Environment


After 61 years in service, Louisville Gas and Electric has demolished the last standing buildings at the retired coal-fired Cane Run Generating Station.

Cane Run has a long history in Kentucky. Built back in the 1950s, the power plant fueled economic development as Louisville grew during the post-war era.

But times have changed. A decade ago, 94 percent of Kentucky’s electricity came from coal. Today, it’s at around 75 percent, with the difference made up mostly by natural gas and a small increase in renewables.

The Cane Run coal plant generated its last megawatt of power in June 2015.

In the last few months, a demolition crew has stripped the buildings of mechanical and electrical parts, preparing for this moment.

“Today what we will be doing is bringing down what’s considered the boiler house. So this is the outlying structure as well as the six power plant stacks,” said Liz Pratt, spokeswoman.

Wyatt and Kathy Little watched the stacks fall outside Sandi’s Kitchen, just on the other side of the fence from LG&E’s Cane Run property.

Watching the demolition carried a special weight for the Littles.

“My heart kind of leapt out,” said Wyatt.

For years, the ash leftover from burning coal at the plant also blew onto their home and others in their neighborhood. It blew off coal storage piles and through the power plant’s emissions stacks. It ejected hundreds of feet into the air from the sludge plant and flew off the massive coal ash landfill.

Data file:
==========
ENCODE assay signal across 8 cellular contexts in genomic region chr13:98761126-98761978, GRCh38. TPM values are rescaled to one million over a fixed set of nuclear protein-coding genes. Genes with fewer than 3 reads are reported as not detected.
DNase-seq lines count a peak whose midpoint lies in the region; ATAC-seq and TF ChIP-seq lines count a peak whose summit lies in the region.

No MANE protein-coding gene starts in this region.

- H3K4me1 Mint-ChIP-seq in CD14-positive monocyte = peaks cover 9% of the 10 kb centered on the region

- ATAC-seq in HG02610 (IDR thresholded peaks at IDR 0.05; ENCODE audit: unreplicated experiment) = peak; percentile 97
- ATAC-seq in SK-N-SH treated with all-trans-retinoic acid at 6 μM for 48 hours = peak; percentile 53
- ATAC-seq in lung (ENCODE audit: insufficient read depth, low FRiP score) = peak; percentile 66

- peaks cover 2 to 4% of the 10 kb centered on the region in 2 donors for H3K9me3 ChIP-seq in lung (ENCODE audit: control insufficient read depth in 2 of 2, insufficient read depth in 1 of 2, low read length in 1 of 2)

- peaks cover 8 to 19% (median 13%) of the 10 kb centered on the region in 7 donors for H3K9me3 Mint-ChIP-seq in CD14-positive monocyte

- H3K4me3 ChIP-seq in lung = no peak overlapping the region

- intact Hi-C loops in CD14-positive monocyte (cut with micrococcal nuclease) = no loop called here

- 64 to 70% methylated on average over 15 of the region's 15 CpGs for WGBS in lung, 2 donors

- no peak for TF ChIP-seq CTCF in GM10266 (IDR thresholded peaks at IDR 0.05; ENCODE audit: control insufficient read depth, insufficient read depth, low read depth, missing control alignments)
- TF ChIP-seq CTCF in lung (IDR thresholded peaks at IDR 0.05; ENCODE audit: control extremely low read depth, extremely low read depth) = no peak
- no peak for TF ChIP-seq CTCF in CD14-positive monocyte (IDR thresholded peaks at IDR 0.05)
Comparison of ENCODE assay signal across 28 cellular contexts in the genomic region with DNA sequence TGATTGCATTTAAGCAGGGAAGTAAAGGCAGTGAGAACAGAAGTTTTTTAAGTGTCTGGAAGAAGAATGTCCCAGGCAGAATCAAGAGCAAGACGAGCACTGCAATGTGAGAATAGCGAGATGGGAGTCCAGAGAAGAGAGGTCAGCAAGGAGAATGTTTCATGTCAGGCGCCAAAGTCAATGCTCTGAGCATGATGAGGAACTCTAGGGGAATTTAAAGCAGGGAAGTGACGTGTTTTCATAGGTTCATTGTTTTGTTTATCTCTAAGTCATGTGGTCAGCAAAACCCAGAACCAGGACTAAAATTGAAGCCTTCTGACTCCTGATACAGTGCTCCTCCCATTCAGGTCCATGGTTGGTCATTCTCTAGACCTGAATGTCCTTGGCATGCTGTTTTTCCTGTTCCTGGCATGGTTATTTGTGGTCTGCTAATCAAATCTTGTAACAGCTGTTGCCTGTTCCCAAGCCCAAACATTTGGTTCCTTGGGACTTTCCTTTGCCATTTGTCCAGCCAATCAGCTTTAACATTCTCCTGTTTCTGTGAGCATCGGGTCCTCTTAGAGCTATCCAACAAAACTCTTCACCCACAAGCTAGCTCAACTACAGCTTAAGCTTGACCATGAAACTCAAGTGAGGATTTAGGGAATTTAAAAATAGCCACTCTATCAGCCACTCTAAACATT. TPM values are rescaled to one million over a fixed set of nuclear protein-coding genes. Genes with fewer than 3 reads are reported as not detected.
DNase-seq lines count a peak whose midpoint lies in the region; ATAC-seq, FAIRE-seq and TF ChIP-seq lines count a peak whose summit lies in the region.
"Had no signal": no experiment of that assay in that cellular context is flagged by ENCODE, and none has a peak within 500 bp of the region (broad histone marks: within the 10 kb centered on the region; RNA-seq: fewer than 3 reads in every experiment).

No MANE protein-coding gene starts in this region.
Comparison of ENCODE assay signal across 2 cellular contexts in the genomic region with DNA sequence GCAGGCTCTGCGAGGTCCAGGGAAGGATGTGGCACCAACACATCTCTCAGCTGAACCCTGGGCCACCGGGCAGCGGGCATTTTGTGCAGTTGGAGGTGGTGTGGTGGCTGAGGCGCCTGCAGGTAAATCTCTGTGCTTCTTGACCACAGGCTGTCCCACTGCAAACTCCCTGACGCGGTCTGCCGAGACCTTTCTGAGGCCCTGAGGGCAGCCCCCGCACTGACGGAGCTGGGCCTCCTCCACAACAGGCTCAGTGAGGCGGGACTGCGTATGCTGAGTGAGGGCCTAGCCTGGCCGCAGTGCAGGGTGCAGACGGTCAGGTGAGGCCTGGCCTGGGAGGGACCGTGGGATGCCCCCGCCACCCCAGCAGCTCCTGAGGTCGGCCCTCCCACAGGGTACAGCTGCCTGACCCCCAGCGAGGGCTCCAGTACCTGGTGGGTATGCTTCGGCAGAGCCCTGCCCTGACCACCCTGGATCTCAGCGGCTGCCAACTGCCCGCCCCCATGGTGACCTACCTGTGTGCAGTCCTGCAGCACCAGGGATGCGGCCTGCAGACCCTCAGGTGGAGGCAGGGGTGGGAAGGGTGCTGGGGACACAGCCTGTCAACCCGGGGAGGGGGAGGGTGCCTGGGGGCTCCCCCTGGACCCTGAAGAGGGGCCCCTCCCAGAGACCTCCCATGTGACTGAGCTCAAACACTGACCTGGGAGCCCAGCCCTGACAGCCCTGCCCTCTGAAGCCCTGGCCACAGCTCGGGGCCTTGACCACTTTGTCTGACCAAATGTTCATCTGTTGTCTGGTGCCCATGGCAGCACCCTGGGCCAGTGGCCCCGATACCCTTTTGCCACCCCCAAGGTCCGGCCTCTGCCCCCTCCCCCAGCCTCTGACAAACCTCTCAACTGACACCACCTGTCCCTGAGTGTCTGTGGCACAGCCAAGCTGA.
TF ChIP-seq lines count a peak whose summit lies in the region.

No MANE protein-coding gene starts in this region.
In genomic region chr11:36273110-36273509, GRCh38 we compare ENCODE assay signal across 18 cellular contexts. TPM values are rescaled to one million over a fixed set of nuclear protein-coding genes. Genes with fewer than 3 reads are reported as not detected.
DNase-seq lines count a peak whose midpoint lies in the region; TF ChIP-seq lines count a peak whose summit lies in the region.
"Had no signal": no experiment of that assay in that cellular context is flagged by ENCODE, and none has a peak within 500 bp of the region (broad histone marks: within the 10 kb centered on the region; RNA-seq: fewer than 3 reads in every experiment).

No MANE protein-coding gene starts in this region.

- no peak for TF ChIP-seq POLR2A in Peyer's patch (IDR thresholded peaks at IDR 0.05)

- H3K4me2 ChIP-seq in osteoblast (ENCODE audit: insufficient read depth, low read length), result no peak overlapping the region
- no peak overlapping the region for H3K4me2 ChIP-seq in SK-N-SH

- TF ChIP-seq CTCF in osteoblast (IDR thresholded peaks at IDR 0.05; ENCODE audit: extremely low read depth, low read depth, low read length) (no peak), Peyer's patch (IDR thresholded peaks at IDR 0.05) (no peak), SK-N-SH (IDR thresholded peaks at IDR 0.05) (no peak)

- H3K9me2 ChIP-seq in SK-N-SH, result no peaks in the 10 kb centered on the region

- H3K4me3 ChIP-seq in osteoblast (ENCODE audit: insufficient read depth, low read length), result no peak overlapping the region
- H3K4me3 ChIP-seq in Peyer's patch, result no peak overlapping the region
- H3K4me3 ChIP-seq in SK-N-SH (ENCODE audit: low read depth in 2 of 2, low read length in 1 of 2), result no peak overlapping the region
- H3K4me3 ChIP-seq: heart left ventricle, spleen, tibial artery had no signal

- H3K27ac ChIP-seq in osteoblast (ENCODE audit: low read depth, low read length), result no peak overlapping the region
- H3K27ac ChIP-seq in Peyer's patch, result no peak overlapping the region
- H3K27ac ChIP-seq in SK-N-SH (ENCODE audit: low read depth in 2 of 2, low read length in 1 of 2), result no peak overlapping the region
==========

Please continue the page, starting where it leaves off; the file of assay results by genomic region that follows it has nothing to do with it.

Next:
In fact, even with the plant closed, Little said the landfill can still be a problem.

“Even after they stopped burning coal which has been some time ago now, the stuff still blows off,” he said. “We still see it blowing off the top.”

LG&E said it’s monitoring the site to comply with environmental regulations and has not seen any evidence that coal ash is still blowing off the property.

Still, Little sees the demolition as an end of the era. He said it’s fitting that right alongside the old coal plant sits a brand-new natural gas power plant, and he hopes that America continues moving towards cleaner energy sources.

“I’m standing right here in my front picture window and my view was these tall ugly stacks. Now they’re gone I can actually see clear sky,” Wyatt said.

LG&E Plans to remove the debris and bring in top soil to make a grassy field where the plant once stood.

This story has been updated.

Ryan Van Velzer is WFPL's Energy and Environment Reporter.